For nearly a century, History of the Christian Church has been considered a standard reference for church history. Originally published in eight volumes with more than 7,000 pages, this version contains the complete and unabridged 1910 third revision. Schaff begins by examining Christianity’s roots in Judaism, and then works his way through Nicene and Medieval Christianity on through to the German and Swiss Reformations.
In the Logos editions, these volumes are enhanced by amazing functionality. Events link to the Timeline feature of Logos Bible Software. Important terms link to dictionaries, encyclopedias, and a wealth of other resources in your digital library. Perform powerful searches to find exactly what you’re looking for. Take the discussion with you using tablet and mobile apps. With Logos Bible Software, the most efficient and comprehensive research tools are in one place, so you get the most out of your study.
Please note that these eight volumes will appear as a single resource in your digital library.
“The Supralapsarians reverse the order, so that the decree of election and reprobation precedes the decree of creation; they make uncreated and unfallen man (that is, a non-ens) the object of God’s double decree. The Infralapsarians, moreover, distinguish between an efficient or active and a permissive or passive decree of God, and exclude the fall of Adam from the efficient decree; in other words, they maintain that God is not in any sense the author of the fall, but that he simply allowed it to come to pass for higher ends. He did not cause it, but neither did he prevent it. The Supralapsarians, more logically, include the fall itself in the efficient and positive decree; yet they deny as fully as the Infralapsarians, though less logically, that God is the author of sin.” (Volume 8, Pages 552–553)
“Christianity once established was its own best missionary. It grew naturally from within. It attracted people by its very presence. It was a light shining in darkness and illuminating the darkness. And while there were no professional missionaries devoting their whole life to this specific work, every congregation was a missionary society, and every Christian believer a missionary, inflamed by the love of Christ to convert his fellow-men. The example had been set by Jerusalem and Antioch, and by those brethren who, after the martyrdom of Stephen, ‘were scattered abroad and went about preaching the Word.” (Volume 2, Page 20)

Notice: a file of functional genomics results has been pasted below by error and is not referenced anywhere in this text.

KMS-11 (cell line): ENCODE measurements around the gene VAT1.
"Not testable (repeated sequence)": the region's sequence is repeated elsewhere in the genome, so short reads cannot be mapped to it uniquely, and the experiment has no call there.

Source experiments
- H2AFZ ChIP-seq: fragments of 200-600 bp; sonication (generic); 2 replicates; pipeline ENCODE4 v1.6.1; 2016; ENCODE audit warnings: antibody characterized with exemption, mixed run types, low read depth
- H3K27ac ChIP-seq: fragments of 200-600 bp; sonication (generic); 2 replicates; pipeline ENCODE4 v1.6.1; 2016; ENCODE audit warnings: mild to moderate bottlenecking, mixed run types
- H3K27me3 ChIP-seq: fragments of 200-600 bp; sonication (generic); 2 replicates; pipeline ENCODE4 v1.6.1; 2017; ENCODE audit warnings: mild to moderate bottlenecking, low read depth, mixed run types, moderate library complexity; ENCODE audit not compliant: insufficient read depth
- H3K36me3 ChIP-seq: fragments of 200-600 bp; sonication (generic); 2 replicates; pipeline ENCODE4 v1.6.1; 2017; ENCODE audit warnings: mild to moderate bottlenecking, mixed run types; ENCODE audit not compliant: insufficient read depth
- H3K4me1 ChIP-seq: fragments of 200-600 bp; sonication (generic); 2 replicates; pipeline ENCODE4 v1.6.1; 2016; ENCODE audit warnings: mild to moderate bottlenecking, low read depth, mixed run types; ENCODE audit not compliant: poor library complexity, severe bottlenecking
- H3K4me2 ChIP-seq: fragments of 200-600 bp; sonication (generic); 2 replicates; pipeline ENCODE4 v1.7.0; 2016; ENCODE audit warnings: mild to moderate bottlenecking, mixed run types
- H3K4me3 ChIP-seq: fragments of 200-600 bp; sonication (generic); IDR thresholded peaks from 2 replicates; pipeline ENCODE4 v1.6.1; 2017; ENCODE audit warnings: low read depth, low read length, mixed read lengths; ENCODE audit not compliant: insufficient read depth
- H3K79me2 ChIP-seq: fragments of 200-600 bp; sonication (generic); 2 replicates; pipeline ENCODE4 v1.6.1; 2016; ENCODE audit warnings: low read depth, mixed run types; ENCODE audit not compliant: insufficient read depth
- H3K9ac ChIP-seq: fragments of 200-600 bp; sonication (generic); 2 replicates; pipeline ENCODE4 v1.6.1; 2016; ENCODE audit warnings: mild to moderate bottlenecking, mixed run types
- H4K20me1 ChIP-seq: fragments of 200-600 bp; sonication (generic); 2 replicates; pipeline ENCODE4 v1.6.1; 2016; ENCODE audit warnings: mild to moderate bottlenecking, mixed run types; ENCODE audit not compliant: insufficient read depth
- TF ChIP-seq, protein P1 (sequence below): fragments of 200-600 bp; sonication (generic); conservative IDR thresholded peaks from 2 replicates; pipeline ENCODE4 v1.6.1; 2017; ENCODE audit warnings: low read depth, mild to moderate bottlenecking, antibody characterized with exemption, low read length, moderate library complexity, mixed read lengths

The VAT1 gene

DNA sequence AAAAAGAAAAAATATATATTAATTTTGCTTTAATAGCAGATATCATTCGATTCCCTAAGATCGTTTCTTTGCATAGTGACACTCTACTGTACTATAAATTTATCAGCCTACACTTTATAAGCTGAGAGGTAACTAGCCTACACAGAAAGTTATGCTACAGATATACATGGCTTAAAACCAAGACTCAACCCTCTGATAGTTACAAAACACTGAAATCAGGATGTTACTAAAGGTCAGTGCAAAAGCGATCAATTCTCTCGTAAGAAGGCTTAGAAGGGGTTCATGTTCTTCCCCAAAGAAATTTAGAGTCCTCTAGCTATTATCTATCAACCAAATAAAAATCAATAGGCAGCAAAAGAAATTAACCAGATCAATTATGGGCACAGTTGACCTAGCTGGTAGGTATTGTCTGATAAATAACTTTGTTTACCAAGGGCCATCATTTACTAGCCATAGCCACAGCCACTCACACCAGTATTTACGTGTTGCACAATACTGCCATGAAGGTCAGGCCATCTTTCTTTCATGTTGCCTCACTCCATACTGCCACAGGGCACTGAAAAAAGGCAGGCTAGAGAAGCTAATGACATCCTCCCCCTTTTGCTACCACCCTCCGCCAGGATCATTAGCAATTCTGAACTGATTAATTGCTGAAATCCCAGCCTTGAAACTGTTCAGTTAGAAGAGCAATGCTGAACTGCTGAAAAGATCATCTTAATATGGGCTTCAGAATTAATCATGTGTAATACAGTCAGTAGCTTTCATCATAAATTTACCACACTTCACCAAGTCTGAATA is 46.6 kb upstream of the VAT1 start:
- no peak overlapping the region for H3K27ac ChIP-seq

“From an early day Jerusalem was the goal of Christian pilgrimage. The mother of Constantine, Helena, according to the legend, found the cross and certainly built the church over the supposed site of the tomb in which the Lord lay. Jerome spent the last period of his life in Bethlehem, translating the Scriptures and preparing for eternity. The effect of such examples was equal to the station and fame of the pious empress and the Christian scholar. In vain did such Fathers as Gregory of Nyssa,1 Augustine, and even Jerome himself, emphasize the nearness of God to believers wherever they may be and the failure of those whose hearts are not imbued with His spirit to find Him even at Jerusalem.” (Volume 5, Pages 221–222)
Philip Schaff was born on January 1, 1819 in Chur, Switzerland. He was educated in Germany at Tübingen, Halle, and Berlin, where he studied under August Neander. In 1843, he moved to America and became professor of church history and biblical literature at the German Reformed Theological Seminary in Mercersburg, Pennsylvania.
During this time, he edited a hymnal, worked on the liturgy in the German Reformed Church, and edited a translation of the Heidelberg Catechism. The English translation of his History of the Apostolic Church appeared in 1853. Schaff remained at Mercersburg until 1863, when the Civil War forced the seminary to close.
In 1870, Schaff became a professor at Union Theological Seminary. During his tenure there, he held the chair of theological encyclopedia and Christian symbolism, the chair of Hebrew and cognate languages, the chair of sacred literature, and the chair of church history. He also served on the committee that translated the American Standard Version.
Schaff also authored or edited Early Church Fathers and the New Schaff-Herzog Encyclopedia of Religious Knowledge. He is remembered as one of America's foremost church historians of the nineteenth century.
Schaff died October 20, 1893.